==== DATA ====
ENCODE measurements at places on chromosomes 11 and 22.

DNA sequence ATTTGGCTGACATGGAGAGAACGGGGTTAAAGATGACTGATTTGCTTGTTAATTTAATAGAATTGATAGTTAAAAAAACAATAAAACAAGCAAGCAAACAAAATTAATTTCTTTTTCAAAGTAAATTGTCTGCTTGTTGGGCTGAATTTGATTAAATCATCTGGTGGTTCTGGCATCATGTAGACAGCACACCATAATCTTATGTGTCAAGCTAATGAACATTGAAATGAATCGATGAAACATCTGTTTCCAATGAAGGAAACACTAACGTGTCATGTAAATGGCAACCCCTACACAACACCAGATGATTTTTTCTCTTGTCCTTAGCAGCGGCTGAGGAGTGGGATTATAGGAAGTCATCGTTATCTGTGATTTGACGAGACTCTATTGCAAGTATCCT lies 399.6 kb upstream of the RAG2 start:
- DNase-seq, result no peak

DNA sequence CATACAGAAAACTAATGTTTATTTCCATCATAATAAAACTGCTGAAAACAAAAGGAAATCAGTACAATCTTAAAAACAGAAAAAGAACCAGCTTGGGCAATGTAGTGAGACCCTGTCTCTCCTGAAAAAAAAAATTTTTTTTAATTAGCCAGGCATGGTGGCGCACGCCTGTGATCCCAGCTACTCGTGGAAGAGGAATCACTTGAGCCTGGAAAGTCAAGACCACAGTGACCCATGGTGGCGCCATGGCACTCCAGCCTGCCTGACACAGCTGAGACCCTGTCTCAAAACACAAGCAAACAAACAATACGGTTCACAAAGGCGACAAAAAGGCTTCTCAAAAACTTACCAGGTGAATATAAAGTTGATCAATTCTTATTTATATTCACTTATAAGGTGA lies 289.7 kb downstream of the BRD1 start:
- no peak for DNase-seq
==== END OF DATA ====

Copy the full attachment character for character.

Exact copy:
ENCODE measurements at places on chromosomes 11 and 22.

DNA sequence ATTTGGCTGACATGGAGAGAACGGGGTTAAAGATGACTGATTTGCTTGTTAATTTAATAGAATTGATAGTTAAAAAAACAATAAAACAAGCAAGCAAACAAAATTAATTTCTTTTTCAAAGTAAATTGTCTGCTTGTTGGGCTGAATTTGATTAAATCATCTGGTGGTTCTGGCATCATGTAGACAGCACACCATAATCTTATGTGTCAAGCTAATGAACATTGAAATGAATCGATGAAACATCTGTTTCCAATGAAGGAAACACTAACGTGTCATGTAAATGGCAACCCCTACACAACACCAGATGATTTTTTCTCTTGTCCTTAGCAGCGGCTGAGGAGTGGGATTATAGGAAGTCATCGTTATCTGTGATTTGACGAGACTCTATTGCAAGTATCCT lies 399.6 kb upstream of the RAG2 start:
- DNase-seq, result no peak

DNA sequence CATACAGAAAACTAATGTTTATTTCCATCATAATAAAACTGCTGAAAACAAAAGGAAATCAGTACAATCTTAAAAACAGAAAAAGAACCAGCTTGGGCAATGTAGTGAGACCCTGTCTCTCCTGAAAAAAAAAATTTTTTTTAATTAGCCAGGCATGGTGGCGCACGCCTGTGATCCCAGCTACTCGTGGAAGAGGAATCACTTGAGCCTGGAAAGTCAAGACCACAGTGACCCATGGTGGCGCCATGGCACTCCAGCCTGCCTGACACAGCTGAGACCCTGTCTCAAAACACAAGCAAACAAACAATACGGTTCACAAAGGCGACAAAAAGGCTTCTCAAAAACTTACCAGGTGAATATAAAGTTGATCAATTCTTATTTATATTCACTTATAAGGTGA lies 289.7 kb downstream of the BRD1 start:
- no peak for DNase-seq